Piero, Out of Obscurity
And he was likewise so great a lover of solitude, that he knew no pleasure save that of going off by himself with his thoughts, letting his fancy roam and building his castles in the air.’*
While Da Vinci, Botticelli, Raphael, Verrocchio and Michelangelo may be a few of the universally accepted pillars of the Italian Renaissance, the name Piero di Cosimo has not been accorded quite the same celebrity and historic esteem and remains far less widely applauded. Many millions journey to the Denon Wing of the Louvre Palace each year to bear witness to La Gioconda, but there has only been one retrospective exhibition of Piero di Cosimo’s painting to date, held at the Schaeffer Galleries in New York in 1938. Indeed, despite the vivacious and beguiling genius of his compositions, the Florentine master has so often been veiled in murky obscurity.
Born Piero di Lorenzo to a goldsmith in Florence, the young artist apprenticed at the studio of painter Cosimo Rosselli, eventually adopting the pen name Piero di Cosimo as homage to his master. Alongside Rosselli, he travelled to Rome to assist with the completion of Last Supper – a fresco that would form part of a series within the Sistine Chapel commissioned by Pop Sixtus and intended to detail the Passion, or the final period in the life of Christ. With a particular flair for portraiture, Piero painted the blushed faces of wealthy dignitaries in Rome and in Florence. He was however, utterly versatile in his approach and his subjects ranged from the divine through to the pagan and profane. His apt for the latter – for whimsy and fantasy is perhaps what sets the artist apart, a striking depiction of his own singular delight over the strict reenactment of ancient fables.
This year, the National Gallery of Art in Washington, D.C. will host Piero di Cosimo: The Poetry of Painting in Renaissance Florence, the second ever survey of Piero’s oeuvre. “The NGA has three paintings by Piero, a major altarpiece entitled Visitation of Our Lady, a religious painting for private devotion entitled Nativity, and the whimsical Allegory of Chastity Triumphing Over Lust,” explains the exhibition’s chief curator and associate curator of Italian and Spanish paintings for the NGA, Gretchen Hirschauer. “Piero was long overdue for an exhibition, and following on the heels of shows in Europe on Botticelli and Filippino Lippi, both fellow Florentine artists, we decided to proceed.”
The exhibition at the NGA will parade a gathering of some 40 of Piero’s paintings, including altarpieces and portraits, as well as a collection of the artist’s more enigmatic mythological and allegorical scenes. “We studied the entirety of Piero’s oeuvre and have tried to bring together as many of his works as we could,” Hirschauer continues. “We began to work on the exhibition in the abstract as long ago as 2008, and serious work began in 2010. Conversations were had with each potential lender and our partner, the Galleria degli Uffizi in Florence.”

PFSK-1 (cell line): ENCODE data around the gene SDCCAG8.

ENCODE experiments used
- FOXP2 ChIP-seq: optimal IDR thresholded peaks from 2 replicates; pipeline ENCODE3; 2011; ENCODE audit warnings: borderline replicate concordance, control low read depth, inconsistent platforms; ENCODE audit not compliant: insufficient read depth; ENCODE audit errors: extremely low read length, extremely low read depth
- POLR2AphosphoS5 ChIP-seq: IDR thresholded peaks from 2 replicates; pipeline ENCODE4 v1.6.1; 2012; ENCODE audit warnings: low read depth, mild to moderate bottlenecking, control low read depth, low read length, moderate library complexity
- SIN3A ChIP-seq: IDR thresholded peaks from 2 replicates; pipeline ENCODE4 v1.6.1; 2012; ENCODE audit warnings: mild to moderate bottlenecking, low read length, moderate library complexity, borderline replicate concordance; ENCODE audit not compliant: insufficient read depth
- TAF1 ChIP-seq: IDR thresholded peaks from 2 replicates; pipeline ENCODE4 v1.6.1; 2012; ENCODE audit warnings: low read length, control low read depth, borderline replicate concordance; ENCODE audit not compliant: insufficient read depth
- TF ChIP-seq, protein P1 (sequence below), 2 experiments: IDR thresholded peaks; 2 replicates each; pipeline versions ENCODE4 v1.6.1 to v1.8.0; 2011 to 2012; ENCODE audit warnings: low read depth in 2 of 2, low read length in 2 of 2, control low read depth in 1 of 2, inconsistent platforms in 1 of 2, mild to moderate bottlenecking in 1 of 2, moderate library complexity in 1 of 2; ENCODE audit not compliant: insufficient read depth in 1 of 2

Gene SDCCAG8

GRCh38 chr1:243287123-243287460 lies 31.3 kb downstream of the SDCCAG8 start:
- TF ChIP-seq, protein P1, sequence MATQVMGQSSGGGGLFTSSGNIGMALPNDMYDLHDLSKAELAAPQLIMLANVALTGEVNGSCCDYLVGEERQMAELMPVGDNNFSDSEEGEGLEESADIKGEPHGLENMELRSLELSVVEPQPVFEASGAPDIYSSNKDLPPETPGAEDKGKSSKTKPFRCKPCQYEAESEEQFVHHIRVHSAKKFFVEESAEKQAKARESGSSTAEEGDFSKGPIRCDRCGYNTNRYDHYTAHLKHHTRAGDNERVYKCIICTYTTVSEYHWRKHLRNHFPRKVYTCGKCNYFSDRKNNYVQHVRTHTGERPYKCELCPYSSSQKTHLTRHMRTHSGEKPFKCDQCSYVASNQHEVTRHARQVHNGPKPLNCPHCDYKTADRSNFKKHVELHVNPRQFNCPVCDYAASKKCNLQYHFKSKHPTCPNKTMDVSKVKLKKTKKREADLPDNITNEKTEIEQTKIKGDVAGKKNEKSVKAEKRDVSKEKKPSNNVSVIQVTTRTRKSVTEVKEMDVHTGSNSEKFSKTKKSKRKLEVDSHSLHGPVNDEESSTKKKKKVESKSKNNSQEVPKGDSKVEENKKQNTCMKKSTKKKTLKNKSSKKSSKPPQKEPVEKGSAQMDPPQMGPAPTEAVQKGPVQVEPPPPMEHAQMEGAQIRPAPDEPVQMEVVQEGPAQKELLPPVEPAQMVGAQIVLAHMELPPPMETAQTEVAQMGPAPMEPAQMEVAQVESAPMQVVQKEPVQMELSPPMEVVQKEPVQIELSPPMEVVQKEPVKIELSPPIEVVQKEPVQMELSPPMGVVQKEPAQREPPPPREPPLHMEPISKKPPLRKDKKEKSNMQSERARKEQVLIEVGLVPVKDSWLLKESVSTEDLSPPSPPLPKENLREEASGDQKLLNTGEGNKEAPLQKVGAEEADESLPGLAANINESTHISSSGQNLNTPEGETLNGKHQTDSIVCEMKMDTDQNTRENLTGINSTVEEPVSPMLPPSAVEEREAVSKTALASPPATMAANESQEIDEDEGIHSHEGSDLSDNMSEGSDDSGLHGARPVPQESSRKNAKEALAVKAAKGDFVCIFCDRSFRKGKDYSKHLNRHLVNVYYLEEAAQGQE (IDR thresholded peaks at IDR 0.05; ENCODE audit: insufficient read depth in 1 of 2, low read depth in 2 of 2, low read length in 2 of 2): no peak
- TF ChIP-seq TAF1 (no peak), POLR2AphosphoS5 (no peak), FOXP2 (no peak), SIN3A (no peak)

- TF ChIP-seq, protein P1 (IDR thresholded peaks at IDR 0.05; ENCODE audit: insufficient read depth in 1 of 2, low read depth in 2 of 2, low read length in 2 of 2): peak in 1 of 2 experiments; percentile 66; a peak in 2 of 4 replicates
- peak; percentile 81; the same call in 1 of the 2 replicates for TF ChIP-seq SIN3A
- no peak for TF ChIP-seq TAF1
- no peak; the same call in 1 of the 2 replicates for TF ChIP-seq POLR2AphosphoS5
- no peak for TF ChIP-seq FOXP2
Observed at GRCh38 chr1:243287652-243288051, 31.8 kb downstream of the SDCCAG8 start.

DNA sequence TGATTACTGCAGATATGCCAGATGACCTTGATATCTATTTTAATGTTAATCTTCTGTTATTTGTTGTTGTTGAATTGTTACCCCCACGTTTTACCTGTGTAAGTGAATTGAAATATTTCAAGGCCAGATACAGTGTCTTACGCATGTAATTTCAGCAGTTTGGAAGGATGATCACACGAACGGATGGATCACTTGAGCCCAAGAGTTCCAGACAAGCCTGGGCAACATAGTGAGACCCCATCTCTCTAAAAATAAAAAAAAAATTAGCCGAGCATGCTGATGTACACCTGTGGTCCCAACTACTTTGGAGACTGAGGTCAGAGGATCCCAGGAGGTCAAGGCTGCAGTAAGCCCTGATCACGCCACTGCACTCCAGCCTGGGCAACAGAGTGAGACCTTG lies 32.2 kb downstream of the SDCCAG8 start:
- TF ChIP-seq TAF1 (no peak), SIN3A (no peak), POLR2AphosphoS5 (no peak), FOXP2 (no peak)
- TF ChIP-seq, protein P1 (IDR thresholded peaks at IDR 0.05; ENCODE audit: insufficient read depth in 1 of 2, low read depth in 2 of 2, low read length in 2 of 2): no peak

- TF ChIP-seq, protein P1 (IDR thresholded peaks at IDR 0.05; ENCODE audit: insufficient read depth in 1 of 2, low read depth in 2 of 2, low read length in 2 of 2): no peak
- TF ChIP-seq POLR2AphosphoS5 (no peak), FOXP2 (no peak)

For Hirschauer, the solemnly scarce number of surveys of Piero’s work over time may be credited to an inability to move certain works across boarders or out of museum resting places. “Most of Piero’s paintings are on large wood panels. Up until recently institutions did not lend such works in general. Now with the advances in packing and shipping technology, wood panels are safe to travel.” However, this does little to explain the absence of a wider reportage and conversation around Piero di Cosimo and his life’s work.
The banner image of the NGA’s upcoming retrospective is its own Visitation of Our Lady. As its title does suggest, the square panel is a religious scene – realist in form and richly coloured, Piero has conjured the Virgin Mary, Saint Anthony and Saint Nicholas. The piece was first described in 1550 by the artist-biographer Giorgio Vasari in his Lives of the Artists as being an altarpiece painted for the family chapel of Gino Capponi in the church of Santo Spirito in Florence. When describing Piero’s depiction of ornaments in Visitation, Visari wrote, ‘even by that time men could perceive the strangeness of his brain, and his constant seeking after difficulties.’